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What I'm Reading
6 Best Ways to Arrange Your Cookbooks, According to Professional Organizers. Okay, but most of us have way more than three to six books to arrange prettily on a ledge or basket.
The Ultimate Pinterest Analytics Guide. Food bloggers get so much traffic from Pinterest, so it’s important to understand their metrics.
Republishing Content Articles. A three-part series on why and what to republish, from Food Blogger Pro.
The rise and folly of the refugee cookbook. A searing look at how we look at people from other countries through cookbooks, especially refugees.
What Do Photo-Free Cookbooks Offer 21st Century Readers? You might worry that a publisher won’t agree to photos in your dream cookbook. Will it tank without them? This author says no.
Why’s it taken so long for foreign-language characters and words to make it into English cookbooks? They weren’t accustomed to taking the trouble.
The Complete Guide to Query Letters. Jane Friedman recently updated this post. It has more than 200 comments! I love her lede: the query is all about seduction. Yes!
Q+A with Cookbook Author Kate Leahy. David Lebovitz interviews this cookbook author about writing cookbooks and her new book.
Other Kitchens, Other Cooks: Generosity in Recipe Writing. A long post about the best way to write recipes, by “anticipating challenges and offering context to guide readers to a successful cooking experience.”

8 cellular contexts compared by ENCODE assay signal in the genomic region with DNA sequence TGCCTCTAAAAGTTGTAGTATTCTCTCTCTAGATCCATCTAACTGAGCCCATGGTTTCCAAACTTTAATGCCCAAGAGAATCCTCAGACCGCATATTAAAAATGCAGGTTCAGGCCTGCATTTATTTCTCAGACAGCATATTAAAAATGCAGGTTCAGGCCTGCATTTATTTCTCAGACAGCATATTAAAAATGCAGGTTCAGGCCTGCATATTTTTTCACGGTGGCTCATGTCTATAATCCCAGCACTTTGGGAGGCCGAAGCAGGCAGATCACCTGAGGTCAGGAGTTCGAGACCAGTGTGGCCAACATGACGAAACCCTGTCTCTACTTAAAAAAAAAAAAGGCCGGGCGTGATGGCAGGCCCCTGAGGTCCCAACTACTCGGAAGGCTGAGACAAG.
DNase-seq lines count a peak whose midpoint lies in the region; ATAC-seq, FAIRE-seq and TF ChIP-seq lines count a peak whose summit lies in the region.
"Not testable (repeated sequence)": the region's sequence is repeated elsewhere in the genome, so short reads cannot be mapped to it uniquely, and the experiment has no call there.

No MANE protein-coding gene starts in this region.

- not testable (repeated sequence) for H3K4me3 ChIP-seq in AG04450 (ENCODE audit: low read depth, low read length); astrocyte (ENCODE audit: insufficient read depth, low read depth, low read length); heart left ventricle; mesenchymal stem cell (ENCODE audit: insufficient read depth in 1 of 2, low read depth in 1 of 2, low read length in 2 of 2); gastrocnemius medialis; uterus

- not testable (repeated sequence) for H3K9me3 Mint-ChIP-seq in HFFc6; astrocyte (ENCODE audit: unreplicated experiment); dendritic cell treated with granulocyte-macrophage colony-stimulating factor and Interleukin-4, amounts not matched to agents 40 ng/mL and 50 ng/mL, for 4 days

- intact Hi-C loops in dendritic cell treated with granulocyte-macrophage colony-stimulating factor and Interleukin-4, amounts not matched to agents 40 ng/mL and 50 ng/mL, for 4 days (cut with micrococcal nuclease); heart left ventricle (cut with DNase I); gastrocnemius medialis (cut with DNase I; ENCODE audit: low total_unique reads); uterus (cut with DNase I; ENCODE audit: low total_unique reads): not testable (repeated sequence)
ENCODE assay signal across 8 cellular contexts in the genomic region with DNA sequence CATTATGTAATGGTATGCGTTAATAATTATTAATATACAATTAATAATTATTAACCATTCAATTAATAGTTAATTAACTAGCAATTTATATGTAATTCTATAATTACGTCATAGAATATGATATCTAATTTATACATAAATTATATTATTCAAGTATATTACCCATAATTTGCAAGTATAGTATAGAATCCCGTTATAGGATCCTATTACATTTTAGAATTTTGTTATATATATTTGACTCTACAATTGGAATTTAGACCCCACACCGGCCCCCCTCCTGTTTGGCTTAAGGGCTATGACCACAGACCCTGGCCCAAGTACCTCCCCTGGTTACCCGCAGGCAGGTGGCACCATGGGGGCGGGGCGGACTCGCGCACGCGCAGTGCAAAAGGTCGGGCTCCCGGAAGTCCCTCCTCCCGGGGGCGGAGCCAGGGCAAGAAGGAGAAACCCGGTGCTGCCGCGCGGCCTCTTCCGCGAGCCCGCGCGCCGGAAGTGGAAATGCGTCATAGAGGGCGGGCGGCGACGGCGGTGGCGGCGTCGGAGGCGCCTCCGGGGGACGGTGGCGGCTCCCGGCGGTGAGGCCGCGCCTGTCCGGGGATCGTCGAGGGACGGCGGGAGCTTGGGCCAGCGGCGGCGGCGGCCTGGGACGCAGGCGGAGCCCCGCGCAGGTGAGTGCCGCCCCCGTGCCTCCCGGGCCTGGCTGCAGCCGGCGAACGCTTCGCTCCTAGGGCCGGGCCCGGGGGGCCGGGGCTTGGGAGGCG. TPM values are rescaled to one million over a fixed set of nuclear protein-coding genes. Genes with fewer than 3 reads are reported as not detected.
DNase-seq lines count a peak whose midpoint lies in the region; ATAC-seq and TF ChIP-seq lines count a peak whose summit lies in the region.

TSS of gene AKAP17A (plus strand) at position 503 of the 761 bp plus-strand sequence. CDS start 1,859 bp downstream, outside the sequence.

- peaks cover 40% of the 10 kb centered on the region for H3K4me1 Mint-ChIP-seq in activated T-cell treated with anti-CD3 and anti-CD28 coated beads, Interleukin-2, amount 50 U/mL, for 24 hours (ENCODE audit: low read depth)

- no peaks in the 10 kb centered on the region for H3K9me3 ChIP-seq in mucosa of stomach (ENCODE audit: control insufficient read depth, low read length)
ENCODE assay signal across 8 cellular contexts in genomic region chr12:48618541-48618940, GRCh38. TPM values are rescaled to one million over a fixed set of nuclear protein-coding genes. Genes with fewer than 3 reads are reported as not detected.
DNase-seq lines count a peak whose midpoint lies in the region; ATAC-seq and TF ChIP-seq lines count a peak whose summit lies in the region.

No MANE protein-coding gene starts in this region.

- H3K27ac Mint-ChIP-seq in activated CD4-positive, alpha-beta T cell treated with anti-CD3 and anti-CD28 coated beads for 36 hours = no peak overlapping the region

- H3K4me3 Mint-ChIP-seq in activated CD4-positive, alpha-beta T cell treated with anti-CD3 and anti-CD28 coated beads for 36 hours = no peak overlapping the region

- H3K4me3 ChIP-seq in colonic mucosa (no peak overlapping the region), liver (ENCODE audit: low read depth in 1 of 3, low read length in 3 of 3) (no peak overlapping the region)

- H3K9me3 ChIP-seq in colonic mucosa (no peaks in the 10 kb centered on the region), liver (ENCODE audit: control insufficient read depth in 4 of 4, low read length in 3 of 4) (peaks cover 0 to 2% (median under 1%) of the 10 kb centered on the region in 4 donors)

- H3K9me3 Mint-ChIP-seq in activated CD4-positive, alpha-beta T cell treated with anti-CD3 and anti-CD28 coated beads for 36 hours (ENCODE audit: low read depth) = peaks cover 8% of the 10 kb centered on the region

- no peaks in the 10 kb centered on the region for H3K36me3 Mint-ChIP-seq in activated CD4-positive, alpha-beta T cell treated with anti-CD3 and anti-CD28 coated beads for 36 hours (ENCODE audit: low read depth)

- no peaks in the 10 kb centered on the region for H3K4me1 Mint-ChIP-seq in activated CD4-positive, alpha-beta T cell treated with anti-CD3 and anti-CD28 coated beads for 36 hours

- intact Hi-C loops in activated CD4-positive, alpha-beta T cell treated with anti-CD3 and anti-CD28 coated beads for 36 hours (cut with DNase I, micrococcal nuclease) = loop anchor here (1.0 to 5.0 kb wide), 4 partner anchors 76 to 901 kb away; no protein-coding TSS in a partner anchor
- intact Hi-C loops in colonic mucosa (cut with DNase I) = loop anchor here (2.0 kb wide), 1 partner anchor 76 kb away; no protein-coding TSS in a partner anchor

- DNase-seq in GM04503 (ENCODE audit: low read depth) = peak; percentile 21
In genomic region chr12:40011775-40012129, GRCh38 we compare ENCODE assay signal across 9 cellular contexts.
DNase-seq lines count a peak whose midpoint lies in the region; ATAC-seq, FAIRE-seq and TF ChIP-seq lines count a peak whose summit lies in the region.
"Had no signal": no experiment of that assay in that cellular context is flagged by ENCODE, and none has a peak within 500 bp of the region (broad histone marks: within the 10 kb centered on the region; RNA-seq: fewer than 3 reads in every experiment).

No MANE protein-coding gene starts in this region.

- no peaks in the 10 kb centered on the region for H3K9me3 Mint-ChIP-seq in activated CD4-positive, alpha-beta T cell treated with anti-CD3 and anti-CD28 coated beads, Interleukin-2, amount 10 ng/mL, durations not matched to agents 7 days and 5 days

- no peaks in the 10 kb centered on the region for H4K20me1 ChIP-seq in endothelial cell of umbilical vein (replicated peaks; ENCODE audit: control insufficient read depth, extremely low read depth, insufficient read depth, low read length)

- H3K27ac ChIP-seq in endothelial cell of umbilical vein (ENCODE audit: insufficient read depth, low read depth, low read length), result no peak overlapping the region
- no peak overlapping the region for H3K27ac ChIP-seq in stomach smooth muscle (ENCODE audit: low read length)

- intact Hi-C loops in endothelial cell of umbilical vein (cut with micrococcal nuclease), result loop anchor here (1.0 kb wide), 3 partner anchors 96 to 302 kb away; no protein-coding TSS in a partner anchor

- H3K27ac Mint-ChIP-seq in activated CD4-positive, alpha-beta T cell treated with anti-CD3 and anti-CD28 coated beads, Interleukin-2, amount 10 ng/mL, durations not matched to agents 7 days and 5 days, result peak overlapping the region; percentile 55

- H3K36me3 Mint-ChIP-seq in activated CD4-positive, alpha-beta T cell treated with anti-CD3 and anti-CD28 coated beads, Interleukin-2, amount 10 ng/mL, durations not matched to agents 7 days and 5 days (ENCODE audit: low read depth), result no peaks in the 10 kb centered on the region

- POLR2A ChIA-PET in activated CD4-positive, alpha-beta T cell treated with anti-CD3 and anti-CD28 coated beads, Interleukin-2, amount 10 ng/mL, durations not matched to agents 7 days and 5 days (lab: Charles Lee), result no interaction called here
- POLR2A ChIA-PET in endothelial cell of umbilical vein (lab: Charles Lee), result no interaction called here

PD Dining Editor Heather Irwin: ‘I said yes at the right time.’ There are still a few jobs as a restaurant writer. Irwin got one.
If You’re Not Going to Promote Your Book, Why Did You Even WRITE It? Most authors hate book promotion, and then they complain that their books are not selling.
Italy In Bocca: rare funky cardboard cookbooks coveted by chefs in the know. Two friends who aren't chefs make a glorious meal with friends, cooking from rare Italian cookbooks.
The Definitive History of Dorie Greenspan’s Chocolate Chip Cookies. Good tips for recipe developers here about Dorie’s approach. And here’s her inside look at Making a cookbook: Food photography.
How to make Twitter a better place – with emotional food memories. Advice on what gets a good response.
14 New Ways to Get More Instagram Followers in 2022. All of us need more followers — that is the constant message.
How Amazon calculates sales ranking for books — and how to estimate book sales numbers based on ranking. Good stuff for your book proposal.
News About Clients and Students
The Washington Post published Monti Carlo’s story with recipe, Puerto Rican pernil is a standout Thanksgiving roast. Just guard that crispy skin. (Possible paywall.)
Faith Kramer’s first cookbook is 52 Shabbats: Friday Night Dinners Inspired by a Global Jewish Kitchen. I’ve eaten many of the dishes in this book. She’s a brilliant cook who knows how to pump up flavor, and a good friend. I’m so proud of her!
Nico Vera wrote The Coca Story Goes Way Beyond the Cola for Taste.
I like to brag about your food writing accomplishments here. Just send me an email: email@example.com.
Disclosures: I am an affiliate of Food Blogger Pro, Amazon and Bookshop.org.